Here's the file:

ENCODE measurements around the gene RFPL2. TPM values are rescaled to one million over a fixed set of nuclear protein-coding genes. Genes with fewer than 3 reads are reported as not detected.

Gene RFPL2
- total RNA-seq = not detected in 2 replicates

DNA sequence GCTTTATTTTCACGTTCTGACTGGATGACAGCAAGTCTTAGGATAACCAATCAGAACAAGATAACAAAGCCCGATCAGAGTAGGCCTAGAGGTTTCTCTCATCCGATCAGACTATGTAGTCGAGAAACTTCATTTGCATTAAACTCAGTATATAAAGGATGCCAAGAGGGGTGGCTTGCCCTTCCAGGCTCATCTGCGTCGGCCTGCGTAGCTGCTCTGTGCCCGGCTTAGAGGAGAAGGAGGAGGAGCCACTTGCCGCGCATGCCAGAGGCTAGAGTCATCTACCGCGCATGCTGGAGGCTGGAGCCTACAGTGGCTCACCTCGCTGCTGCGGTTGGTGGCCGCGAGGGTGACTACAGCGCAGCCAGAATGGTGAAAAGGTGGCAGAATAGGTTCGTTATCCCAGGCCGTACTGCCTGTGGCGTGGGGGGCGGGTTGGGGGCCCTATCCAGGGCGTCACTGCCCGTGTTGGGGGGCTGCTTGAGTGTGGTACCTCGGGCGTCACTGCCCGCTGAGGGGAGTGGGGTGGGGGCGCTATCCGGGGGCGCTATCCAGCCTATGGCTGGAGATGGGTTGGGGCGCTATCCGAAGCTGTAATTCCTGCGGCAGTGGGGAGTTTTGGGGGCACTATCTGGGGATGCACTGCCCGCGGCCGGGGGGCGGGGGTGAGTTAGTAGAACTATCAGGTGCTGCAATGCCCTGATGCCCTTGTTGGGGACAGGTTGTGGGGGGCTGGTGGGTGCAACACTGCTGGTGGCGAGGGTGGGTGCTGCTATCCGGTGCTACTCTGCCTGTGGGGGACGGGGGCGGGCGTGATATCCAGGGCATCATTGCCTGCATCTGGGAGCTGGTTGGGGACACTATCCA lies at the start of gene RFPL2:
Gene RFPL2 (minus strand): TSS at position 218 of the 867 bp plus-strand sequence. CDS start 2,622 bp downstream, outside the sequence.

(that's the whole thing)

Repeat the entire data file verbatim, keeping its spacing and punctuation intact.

ENCODE measurements around the gene RFPL2. TPM values are rescaled to one million over a fixed set of nuclear protein-coding genes. Genes with fewer than 3 reads are reported as not detected.

Gene RFPL2
- total RNA-seq = not detected in 2 replicates

DNA sequence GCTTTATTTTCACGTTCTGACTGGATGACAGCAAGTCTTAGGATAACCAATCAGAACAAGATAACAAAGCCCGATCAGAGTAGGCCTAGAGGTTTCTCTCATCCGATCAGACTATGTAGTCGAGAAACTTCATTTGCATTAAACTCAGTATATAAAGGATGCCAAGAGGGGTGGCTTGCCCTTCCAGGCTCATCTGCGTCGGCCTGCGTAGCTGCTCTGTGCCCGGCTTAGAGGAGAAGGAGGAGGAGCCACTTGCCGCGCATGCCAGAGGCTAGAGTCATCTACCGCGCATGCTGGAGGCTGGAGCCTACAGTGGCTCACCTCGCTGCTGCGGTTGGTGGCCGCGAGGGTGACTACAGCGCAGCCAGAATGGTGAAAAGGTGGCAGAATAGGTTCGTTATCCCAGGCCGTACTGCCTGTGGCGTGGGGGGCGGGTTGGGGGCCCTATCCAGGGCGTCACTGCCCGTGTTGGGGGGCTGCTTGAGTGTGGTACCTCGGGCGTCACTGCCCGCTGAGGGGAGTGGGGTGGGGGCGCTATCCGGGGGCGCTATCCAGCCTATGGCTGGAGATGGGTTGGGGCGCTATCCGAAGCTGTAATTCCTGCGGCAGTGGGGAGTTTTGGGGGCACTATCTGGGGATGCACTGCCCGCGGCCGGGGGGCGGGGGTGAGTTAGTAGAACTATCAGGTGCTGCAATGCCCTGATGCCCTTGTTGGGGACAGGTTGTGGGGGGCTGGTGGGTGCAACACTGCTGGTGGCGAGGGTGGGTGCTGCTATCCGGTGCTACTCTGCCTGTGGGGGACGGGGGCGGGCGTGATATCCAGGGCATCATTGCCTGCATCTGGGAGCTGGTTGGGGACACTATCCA lies at the start of gene RFPL2:
Gene RFPL2 (minus strand): TSS at position 218 of the 867 bp plus-strand sequence. CDS start 2,622 bp downstream, outside the sequence.